Hofschulte defines suspicious behavior as a set of circumstances (not a person), a person’s actions or conduct that do not fit the day-to-day activities of specific neighborhoods.For example seeing a person a walking down the street a local resident may not recognize isn’t suspicious, but seeing someone going to and coming from the rear side of a residence, looking in vehicles, mailboxes or windows, hearing strange sounds, seeing an unknown vehicle repeatedly circle the area, or someone running in a manor not classified as exercise is. If something out of the norm is happening long enough to make someone question whether or not they should call, Hofschulte says they should probably call law enforcement.
When calling something in, Hofschulte urges residents to provide as much details as possible and to call right away while the details are fresh, as opposed to well after the details are forgotten. She also recommends residents capture video or photos of license plates or unique descriptions, as long as doing so doesn’t put them in danger.
“Provide as much information about what behavior/circumstances you observed, the description, where you saw them and the direction they were headed,” said Hofschulte. “I can’t stress this enough, call right away. Don’t wait.”
Despite ending sales and publications of Community Calendars after 29 years, Kenyon Lions Club plans to stay active in the community in a number of ways.
Kenyon Lions Club President Richard Ellingsberg said the new approach includes continuing to collect glasses and hearing aids in the Post Office lobby and assisting organizations in need of funding, as well as operating the Brat Wagon during Rose Fest, taking part in the annual soup lunch, and conducting other tasks.
Ellingsberg said the Lions Club is discontinuing its main fundraiser due to an inadequate number of sales staff. The support from loyal purchasers of the calendars over the years, including the 50 businesses, churches and clubs who provided ads has helped provide funds to support 15 programs to assist people and organizations in need of funding, Ellingsberg said.
Kenyon Lions Club Treasurer Jim Fountaine, who joined in 1974, said the club doesn’t have the manpower it needs to keep the publications going.
“People have retired and some aren’t here year-round,” Fountaine said of the club’s membership. “When I joined we had about 80 members, and gradually through the years it got smaller and smaller. At one point it got down to 15, then we had a bit of a revival and got up to 30.”
Locally, the Kenyon Lions also co-sponsors the Peace Poster contest for seventh graders each fall, provides dictionaries to fourth graders, scholarships for seniors, funding for the Rose Fest parade, help with funding for school trips and after-prom activities as well as local projects with the Wanamingo Lions.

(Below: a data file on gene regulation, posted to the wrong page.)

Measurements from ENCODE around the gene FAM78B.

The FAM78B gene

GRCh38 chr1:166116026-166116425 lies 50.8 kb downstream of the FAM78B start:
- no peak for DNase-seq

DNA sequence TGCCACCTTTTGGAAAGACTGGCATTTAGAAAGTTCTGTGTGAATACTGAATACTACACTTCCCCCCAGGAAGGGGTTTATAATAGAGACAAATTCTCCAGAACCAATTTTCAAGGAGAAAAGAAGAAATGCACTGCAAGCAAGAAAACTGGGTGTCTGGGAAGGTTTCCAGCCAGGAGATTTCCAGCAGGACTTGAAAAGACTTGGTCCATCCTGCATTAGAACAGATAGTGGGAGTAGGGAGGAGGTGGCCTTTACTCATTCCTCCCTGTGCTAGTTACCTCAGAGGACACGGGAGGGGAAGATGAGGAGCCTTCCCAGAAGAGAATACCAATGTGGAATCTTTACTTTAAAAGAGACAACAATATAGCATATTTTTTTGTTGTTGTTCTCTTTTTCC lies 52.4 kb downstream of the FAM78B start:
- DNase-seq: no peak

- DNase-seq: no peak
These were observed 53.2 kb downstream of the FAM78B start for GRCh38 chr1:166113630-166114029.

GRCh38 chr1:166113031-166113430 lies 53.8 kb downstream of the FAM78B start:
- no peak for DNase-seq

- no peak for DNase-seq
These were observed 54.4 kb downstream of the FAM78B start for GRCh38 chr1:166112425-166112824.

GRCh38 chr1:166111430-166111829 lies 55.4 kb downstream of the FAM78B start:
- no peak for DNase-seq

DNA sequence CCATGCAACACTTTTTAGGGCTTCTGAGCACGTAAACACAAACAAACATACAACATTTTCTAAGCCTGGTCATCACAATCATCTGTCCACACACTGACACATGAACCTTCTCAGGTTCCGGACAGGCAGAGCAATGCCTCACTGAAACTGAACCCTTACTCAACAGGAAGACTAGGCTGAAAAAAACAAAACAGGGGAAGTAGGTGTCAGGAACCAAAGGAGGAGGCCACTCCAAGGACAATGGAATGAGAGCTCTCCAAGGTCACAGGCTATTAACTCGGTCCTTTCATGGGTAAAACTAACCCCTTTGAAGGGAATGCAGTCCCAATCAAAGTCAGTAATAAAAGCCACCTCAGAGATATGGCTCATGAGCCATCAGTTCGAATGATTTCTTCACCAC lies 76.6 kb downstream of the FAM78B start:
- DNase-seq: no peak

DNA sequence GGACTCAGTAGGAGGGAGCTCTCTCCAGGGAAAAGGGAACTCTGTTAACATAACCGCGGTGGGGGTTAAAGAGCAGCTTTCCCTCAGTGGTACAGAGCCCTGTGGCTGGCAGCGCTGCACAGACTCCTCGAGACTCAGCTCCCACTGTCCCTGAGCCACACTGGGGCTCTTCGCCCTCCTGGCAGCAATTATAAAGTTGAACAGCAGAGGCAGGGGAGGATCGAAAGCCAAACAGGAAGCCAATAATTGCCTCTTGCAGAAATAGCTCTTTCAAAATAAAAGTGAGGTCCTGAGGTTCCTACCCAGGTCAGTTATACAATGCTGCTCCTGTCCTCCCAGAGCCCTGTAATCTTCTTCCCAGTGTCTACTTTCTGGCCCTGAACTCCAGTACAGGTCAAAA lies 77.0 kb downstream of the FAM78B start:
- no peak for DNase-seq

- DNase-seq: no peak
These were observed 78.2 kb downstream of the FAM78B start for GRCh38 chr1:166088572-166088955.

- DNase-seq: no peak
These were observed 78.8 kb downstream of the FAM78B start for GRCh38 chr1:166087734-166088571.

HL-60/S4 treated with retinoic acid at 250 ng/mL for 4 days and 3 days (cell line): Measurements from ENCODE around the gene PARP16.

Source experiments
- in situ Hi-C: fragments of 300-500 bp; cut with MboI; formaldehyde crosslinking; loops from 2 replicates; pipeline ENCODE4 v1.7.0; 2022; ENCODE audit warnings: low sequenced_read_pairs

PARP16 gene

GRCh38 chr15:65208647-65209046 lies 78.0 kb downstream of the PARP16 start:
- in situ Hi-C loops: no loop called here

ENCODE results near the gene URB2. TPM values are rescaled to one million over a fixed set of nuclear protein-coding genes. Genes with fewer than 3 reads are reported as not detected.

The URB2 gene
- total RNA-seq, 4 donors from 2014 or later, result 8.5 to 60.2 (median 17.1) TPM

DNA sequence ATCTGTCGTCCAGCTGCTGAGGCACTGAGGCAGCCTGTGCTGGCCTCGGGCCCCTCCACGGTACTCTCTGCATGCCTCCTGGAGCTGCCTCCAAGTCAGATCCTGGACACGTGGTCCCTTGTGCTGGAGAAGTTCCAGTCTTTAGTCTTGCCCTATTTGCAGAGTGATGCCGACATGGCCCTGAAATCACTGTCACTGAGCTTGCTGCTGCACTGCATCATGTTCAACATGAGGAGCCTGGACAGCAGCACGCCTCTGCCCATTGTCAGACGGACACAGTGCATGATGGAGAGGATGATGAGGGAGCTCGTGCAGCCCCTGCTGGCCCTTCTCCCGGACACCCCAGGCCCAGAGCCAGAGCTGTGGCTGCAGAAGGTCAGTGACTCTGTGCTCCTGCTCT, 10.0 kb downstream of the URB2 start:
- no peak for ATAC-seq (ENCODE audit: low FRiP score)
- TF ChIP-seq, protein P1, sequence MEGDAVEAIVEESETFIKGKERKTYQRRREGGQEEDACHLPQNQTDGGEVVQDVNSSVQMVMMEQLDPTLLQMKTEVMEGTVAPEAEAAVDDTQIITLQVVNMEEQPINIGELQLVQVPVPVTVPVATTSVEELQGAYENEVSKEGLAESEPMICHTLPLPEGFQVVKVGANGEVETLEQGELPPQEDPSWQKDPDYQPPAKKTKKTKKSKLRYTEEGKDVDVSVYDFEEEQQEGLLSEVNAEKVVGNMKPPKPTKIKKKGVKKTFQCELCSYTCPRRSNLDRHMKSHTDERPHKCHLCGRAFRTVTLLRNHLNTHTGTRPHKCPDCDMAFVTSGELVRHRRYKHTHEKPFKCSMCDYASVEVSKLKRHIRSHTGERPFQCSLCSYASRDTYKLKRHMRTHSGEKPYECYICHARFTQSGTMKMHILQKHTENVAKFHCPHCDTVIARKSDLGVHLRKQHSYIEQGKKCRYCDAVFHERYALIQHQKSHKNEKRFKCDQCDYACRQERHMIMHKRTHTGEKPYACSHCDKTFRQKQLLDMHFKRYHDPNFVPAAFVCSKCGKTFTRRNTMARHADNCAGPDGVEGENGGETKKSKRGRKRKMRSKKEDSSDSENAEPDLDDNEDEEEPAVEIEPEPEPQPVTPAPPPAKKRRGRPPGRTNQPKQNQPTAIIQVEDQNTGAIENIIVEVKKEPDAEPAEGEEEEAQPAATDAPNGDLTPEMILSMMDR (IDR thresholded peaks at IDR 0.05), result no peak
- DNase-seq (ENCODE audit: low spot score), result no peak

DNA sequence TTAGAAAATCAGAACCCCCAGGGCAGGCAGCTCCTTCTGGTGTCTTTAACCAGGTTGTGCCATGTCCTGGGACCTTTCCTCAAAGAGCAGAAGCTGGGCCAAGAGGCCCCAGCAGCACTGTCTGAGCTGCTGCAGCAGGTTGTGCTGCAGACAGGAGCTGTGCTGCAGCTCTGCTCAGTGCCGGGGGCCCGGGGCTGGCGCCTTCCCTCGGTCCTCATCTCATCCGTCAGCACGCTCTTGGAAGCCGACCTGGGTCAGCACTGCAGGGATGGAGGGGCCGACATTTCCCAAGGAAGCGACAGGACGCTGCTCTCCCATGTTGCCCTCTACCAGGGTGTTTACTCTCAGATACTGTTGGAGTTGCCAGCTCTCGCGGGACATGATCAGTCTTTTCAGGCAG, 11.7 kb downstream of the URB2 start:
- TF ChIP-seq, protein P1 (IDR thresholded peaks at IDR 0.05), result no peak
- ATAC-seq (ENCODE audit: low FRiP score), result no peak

Ellingsberg said once the Kenyon and Wanamingo schools merged, the two Lions Clubs began working together on various projects. Some other support services the club provides organizations with are pillow cleaning, diabetes and blood pressure testing, eyeglass collection and processing for use in underdeveloped countries, and highway cleanup.
The club also has four sight machines available for those with vision problems to lease. Fountaine said one is currently available.
Serving locally and internationally
The Kenyon Lions Club is a member of Lions International, an organization with goals to preserve sight and hearing. Formed in 1917, Lions was challenged by Helen Keller to be “Knights of the blind.”
Since that time, a Kenyon Lions informational brochure states the organization has recognized that diabetes is a major cause of blindness in the world, and has added diabetes education and research as national projects. Lions clubs throughout the world are organized into districts by country, and other geographical considerations. The Kenyon Lions Club is a part of a larger governing body called Multiple District 5M-1. There are 12 other districts in Multiple District 5M, which includes all of the state of Minnesota, Manitoba and the western part of Ontario in Canada.
Some global causes the local club takes part in includes serving to reduce the prevalence of diabetes and improve quality of life for those diagnosed, helping to prevent avoidable blindness, improving the quality of life for people who are blind and visually impaired, serving to ensure all community members have access to nutritious food, and more.
“There are about 15 programs we support on a worldwide basis, so there’s a broad range of things we do,” Ellingsberg said.
Serving as a Lions Club member provides participants with chances to make changes in the world through funding programs that pioneer hearing tests for babies, diabetes testing and starting a sight-first program in 1990 where a building (Lions Eye Bank) was constructed to perform eye disease research at the University of Minnesota-Twin Cities campus.